In the Trenches 1914-1918
by Glenn R. Iriam
Trafford Publishing

"If the fathers and mothers at home could only be here to actually see pale set faces rushing calm and unresisting to meet their God."

World War II gets a lot of press. Bookstores often have special sections in the History area devoted exclusively to it. World War I rarely claims such attention, yet the suffering and brutality of the common foot soldier in that war often eclipses every major conflict since. The author's compiled and edited memoirs of his father paint a candid portrait of what life was like for the average man in the trenches. Frank S. Iriam joined the Canadian Army in the summer of 1914 right after the Great War began in Europe. After some training in Europe he arrived in France to begin what would become one of the most soul-crushing and physically-demanding periods of his life. At first, the war was more of an adventure for Frank and his companions. The bodies were few and taking potshots at targets such as the enemy's stovepipe was a bit of a lark. But as the body count started to rise and the years dragged on, the true horror started to set in. Friends started to die, the gas attacks took their toll, and soon the strain and dysentery began to cause even the bravest soldiers to shake uncontrollably.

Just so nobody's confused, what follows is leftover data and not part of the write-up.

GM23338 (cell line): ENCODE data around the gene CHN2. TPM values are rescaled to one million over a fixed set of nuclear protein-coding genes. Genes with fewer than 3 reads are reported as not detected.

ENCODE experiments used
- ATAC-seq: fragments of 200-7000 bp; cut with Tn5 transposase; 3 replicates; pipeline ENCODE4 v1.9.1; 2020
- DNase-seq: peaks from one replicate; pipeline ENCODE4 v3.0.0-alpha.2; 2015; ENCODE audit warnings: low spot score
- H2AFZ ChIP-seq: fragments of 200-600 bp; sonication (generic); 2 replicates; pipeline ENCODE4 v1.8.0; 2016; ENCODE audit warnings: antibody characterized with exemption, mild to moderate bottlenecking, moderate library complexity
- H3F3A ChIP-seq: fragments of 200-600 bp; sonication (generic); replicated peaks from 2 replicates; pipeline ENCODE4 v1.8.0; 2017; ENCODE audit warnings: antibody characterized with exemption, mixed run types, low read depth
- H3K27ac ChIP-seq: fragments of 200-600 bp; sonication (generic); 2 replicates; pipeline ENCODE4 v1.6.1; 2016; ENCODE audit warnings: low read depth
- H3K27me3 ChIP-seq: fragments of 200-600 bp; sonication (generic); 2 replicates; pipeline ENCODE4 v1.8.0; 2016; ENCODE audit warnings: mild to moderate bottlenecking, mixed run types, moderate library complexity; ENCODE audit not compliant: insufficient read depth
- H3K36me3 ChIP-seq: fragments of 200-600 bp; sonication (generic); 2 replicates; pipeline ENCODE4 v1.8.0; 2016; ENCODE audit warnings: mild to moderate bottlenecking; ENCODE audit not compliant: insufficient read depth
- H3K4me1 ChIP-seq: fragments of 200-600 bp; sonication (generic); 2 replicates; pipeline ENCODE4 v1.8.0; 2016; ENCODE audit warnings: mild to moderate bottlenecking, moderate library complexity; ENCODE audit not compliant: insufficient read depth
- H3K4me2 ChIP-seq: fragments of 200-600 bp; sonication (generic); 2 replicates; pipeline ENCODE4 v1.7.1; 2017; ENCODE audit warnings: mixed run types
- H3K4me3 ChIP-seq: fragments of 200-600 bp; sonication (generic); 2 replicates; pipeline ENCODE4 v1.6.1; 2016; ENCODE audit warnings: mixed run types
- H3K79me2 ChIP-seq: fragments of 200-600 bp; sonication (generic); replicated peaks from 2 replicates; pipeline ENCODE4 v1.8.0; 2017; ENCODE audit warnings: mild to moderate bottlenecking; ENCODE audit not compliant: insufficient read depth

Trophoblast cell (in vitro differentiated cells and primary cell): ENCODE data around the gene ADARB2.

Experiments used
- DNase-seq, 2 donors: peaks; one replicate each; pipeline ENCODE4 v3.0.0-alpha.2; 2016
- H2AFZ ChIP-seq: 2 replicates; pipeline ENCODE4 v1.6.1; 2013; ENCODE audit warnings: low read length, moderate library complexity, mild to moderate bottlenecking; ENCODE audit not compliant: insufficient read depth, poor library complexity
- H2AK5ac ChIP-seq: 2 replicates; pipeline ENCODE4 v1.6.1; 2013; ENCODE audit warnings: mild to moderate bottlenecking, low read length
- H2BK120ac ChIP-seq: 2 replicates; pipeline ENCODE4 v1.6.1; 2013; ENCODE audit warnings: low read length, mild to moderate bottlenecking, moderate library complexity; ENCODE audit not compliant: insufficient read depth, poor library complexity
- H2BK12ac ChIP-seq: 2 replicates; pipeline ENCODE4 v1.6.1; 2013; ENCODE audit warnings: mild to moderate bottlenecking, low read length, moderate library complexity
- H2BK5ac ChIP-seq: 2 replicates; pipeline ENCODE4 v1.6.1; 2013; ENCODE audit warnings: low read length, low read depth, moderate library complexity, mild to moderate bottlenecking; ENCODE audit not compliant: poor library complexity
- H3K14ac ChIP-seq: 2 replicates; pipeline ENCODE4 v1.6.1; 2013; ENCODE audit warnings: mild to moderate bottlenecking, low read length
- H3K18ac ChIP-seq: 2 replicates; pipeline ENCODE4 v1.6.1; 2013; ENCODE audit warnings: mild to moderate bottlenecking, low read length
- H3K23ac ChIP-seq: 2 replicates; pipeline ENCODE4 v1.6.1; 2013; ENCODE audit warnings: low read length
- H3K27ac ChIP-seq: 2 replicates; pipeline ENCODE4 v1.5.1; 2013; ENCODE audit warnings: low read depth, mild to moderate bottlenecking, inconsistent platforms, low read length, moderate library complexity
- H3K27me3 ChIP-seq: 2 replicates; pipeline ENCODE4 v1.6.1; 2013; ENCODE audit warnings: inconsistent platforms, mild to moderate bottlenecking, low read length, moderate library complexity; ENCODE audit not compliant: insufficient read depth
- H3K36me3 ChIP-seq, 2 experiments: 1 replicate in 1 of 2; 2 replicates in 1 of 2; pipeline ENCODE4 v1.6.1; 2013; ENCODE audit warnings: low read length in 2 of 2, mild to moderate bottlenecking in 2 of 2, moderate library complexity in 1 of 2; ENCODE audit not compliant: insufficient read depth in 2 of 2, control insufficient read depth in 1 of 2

Iriam's matter-of-fact descriptions are both haunting and compelling. Glimpses of others such as the hospitalized Gurkha and his bag of German ears and fingers are as intriguing as they are disquieting. By offering readers a look at the ordinary moments of WW I as it was experienced by one man, Iriam has given us a fresh look at a frequently forgotten war.

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